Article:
More than 60% of registered nurses in the U.S. work in hospitals, accounting for over 1.8 million nursing jobs.* Clearly, there’s a lot of opportunity to be a hospital nurse. But what if you don’t want to work in a hospital?
Here are a few of the many nursing careers that exist outside of a hospital setting.
The healthcare industry’s adoption of electronic health records (EHRs) has created a need for nursing professionals who can keep EHR systems functioning smoothly, train others in the use of those systems, and analyze the data in EHRs to improve efficiencies and patient outcomes. Insurance companies, outpatient clinics, and the corporate offices of hospital systems all employ nurses in the informatics field, and some do work in hospitals. Nurses who hold a Master of Science in Nursing (MSN) with a Nursing Informatics specialization are particularly useful to the healthcare industry and often hold leadership positions. In the coming years, an estimated 70,000 nursing informatics specialist/analyst positions will open.†
Primary Care Nurse Practitioner
Working outside of a hospital doesn’t mean working away from patients. In outpatient clinics around the country, employers are hiring nurses to help meet rising healthcare demands. In particular, primary care offices are seeking family nurse practitioners and adult gerontology primary care nurse practitioners because those nurse have the training to care for patients and prescribe medications. According to the Bureau of Labor Statistics, demand for nurse practitioners—as well as for nurse anesthetists and nurse midwives—is expected to increase by 31% between 2016 and 2026, a rate that’s much faster than the national average for all occupations.‡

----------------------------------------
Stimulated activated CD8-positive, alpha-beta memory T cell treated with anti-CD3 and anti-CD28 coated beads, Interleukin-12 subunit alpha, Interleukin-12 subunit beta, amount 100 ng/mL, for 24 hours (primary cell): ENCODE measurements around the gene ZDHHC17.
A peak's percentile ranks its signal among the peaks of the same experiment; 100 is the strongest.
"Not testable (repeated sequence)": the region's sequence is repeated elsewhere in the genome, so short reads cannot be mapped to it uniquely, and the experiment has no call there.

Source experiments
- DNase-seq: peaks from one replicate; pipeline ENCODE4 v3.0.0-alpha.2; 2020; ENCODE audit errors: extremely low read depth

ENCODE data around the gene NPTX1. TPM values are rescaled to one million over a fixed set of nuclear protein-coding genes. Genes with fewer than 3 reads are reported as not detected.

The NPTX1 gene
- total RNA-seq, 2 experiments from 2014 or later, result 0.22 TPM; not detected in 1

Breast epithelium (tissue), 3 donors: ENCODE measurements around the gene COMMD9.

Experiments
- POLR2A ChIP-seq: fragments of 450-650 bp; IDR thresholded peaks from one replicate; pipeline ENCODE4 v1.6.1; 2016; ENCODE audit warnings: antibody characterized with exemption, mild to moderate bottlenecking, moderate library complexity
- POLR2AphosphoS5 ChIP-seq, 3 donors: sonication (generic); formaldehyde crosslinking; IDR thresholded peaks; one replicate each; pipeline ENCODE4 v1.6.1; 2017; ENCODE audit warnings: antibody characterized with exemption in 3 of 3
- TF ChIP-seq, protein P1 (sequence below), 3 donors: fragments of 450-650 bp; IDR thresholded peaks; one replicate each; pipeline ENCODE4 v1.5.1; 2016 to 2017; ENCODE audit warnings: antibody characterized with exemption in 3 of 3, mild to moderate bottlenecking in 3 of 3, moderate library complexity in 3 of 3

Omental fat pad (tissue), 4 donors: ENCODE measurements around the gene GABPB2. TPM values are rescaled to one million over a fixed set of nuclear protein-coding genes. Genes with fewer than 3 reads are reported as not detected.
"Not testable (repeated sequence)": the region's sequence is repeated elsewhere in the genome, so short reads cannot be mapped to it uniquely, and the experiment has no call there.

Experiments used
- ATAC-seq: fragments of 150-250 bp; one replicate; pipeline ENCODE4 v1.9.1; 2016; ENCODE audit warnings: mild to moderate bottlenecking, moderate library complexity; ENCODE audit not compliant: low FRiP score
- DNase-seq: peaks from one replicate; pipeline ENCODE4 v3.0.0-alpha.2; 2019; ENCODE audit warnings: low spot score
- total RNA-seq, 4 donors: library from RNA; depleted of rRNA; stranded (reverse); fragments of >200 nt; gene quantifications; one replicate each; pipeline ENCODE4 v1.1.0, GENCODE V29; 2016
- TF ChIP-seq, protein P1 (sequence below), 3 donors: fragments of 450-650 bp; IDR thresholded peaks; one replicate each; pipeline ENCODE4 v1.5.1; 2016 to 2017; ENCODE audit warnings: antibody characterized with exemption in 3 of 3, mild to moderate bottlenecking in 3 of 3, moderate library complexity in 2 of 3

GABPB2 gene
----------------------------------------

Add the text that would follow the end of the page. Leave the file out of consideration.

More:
Public Health Nursing
Improving the health of communities is an important task for government agencies and nonprofits alike. Public health nurses help in this effort by combining an understanding of public health policy and programs with an ability to provide hands-on medical care. Nurses who hold an MSN degree with a Public Health Nursing specialization often help develop and/or manage public health initiatives in cities and states.
While many nurse educators are employed by hospitals, many are also employed by schools, public health departments, private clinics, large businesses, and insurance companies. Nurse educators teach people how to live healthier lives, either by providing direct education or by conducting research into community health and publishing the results. Because nurse education requires expert-level knowledge and educational skills, many nurse educators hold a master’s degree in nursing with a Nursing Education specialization. Between 2016 and 2026, demand for health educators and community health workers is expected to increase by 16%, a rate that’s much faster than the national average for all professions.‡
Home Health Nursing
As the population continues to age, more and more Americans will need home health services, ranging from weekly home-based treatments/assessments to full-time health assistance. Demand for home health aides and personal care aides is expected to increase by 40% between 2016 and 2026. That’s a huge increase, and many of those jobs will be handled by nurses.‡